What Can We Learn From Media Coverage of Trauma and Family Separation?
October 17, 2018 | Sara Han | Berkeley Media Studies Group
"It's moments like these that we have to look in the mirror and ask, who are we as a country?" - California Senator Kamala Harris
This summer, Americans confronted a moral crisis as they learned about the surge in families who are being separated and detained at the U.S.-Mexico border. In April, the Trump administration implemented a "zero tolerance policy" that treated parents arriving at the border with their children as criminals, detaining their children separately before prosecuting the parents. Children ripped away from their families were placed in shelters with inhumane conditions: Shelter staff were not permitted to comfort or console crying children; some were being drugged without parental consent; and despite public outcry, government officials admitted they had no plan for reuniting children with their parents. Visuals of kids sleeping in cages and on floors with foil blankets and heartbreaking audio clips of separated children crying for their parents went viral and sparked intense negative reactions and around-the-clock discussions on traditional and social media. And just this past Saturday, the Trump administration announced that it is considering a new family separation policy to deter migrants from coming to the U.S.
At the center of this public outrage is trauma: The physical, mental, and emotional health of hundreds of families and their children are being harmed. Experts and advocates for children's health and immigrant rights have spoken out against the separation and detention of these families. "[These] children are essentially living their worst nightmare," Wendy Cervantes of the Center for Law and Social Policy told Newsweek. "A kid's worst nightmare is the boogeyman coming in the middle of the night and taking away their parents. That's what's happening."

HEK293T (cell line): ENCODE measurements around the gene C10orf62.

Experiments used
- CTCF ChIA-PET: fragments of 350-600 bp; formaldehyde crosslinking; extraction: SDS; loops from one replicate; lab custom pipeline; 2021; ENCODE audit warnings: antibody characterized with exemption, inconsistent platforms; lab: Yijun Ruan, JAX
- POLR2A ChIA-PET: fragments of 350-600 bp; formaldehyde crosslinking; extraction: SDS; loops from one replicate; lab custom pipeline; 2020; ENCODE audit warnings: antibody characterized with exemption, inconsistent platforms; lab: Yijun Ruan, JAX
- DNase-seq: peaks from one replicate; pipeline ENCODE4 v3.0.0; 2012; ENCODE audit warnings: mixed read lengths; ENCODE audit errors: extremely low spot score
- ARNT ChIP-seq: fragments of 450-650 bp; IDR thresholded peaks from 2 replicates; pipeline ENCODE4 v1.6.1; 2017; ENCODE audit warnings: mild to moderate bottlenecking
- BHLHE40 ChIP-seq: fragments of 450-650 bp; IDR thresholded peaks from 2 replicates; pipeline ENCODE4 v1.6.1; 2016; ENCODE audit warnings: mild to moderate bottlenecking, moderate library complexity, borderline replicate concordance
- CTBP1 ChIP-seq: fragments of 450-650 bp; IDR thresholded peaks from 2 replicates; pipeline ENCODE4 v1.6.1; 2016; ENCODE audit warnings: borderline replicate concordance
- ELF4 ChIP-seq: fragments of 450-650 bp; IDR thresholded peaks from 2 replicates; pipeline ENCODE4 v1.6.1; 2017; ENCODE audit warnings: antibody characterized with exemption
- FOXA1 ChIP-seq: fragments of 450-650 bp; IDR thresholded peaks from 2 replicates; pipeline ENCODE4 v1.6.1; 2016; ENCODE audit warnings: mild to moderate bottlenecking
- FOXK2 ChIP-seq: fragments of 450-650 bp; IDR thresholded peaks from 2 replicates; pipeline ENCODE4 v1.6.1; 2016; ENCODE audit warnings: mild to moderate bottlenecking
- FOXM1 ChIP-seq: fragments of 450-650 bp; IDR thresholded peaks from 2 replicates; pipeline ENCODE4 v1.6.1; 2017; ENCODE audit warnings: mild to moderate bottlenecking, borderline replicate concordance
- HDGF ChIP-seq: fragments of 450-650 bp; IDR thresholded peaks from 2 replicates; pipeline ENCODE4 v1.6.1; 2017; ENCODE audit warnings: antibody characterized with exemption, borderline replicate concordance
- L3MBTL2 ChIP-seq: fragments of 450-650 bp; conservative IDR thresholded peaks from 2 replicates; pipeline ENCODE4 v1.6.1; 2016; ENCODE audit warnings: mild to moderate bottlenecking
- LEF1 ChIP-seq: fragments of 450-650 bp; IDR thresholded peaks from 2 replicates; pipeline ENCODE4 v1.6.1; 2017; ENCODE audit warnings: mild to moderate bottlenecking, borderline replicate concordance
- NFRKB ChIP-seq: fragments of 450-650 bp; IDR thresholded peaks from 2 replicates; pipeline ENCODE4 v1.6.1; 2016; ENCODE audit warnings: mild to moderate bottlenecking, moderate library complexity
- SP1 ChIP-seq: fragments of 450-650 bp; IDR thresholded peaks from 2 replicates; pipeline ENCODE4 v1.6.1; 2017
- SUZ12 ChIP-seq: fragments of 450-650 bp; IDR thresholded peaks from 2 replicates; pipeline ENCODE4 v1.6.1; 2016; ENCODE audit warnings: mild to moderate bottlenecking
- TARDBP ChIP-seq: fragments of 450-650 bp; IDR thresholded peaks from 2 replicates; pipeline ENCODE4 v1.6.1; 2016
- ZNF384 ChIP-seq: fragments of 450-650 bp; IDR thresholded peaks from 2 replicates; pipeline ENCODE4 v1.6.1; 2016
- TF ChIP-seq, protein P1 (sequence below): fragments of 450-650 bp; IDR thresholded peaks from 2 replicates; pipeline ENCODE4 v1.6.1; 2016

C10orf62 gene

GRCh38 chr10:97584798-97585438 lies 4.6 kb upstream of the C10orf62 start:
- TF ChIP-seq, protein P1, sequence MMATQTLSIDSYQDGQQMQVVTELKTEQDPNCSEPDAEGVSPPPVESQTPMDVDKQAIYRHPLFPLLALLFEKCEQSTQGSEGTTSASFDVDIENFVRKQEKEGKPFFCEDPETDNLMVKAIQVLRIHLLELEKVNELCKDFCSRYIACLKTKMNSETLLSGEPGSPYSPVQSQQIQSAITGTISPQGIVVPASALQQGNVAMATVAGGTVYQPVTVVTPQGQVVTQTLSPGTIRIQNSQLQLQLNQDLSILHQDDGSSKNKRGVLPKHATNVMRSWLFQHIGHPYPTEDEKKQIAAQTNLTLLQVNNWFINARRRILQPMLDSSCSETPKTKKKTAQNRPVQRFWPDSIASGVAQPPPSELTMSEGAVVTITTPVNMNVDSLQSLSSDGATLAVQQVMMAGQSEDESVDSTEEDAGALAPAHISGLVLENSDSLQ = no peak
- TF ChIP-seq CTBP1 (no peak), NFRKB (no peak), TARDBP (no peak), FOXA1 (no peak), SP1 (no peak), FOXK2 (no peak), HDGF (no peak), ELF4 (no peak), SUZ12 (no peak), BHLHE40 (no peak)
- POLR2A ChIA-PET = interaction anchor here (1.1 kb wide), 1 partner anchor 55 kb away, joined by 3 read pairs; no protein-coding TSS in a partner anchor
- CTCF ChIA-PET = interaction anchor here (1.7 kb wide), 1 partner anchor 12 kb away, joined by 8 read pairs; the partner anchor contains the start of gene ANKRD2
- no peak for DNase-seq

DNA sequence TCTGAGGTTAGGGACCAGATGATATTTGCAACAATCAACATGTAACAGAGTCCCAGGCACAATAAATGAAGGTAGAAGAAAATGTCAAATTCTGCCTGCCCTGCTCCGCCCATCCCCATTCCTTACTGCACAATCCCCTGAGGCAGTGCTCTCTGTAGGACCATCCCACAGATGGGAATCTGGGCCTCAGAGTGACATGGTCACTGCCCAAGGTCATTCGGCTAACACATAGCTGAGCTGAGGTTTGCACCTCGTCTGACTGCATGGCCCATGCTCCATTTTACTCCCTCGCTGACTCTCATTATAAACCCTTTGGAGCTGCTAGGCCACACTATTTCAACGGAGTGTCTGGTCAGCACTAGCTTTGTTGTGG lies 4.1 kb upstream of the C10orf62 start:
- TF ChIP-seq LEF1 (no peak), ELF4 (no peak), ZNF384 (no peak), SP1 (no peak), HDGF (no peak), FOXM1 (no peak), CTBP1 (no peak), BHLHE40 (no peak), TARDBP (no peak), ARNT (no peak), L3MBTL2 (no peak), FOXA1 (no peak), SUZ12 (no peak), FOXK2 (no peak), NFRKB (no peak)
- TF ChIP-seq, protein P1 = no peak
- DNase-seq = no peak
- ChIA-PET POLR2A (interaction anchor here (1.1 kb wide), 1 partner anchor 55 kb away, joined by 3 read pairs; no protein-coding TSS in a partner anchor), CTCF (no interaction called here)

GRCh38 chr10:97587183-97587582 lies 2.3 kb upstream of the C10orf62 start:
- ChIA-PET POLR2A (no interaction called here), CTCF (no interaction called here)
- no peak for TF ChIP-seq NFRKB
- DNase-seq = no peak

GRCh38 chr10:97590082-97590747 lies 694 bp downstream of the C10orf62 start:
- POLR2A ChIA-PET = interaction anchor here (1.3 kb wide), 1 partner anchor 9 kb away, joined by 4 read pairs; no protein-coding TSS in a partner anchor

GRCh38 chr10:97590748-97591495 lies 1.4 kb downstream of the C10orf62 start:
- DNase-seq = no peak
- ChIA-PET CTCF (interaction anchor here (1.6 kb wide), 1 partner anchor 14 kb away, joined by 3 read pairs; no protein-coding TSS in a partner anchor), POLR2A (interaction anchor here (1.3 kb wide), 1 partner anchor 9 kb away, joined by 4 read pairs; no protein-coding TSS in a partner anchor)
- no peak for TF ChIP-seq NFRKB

The American Academy of Pediatrics even released a policy statement for the protection of immigrant and refugee children's health and well-being, urging that they be treated with dignity, respect, and appropriate care. "We are hearing reports about children who have been detained, even for a short time, who are showing symptoms of post-traumatic stress disorder, anxiety, depression, and behavioral problems," said Marsha Griffin, MD, a co-author of the policy statement.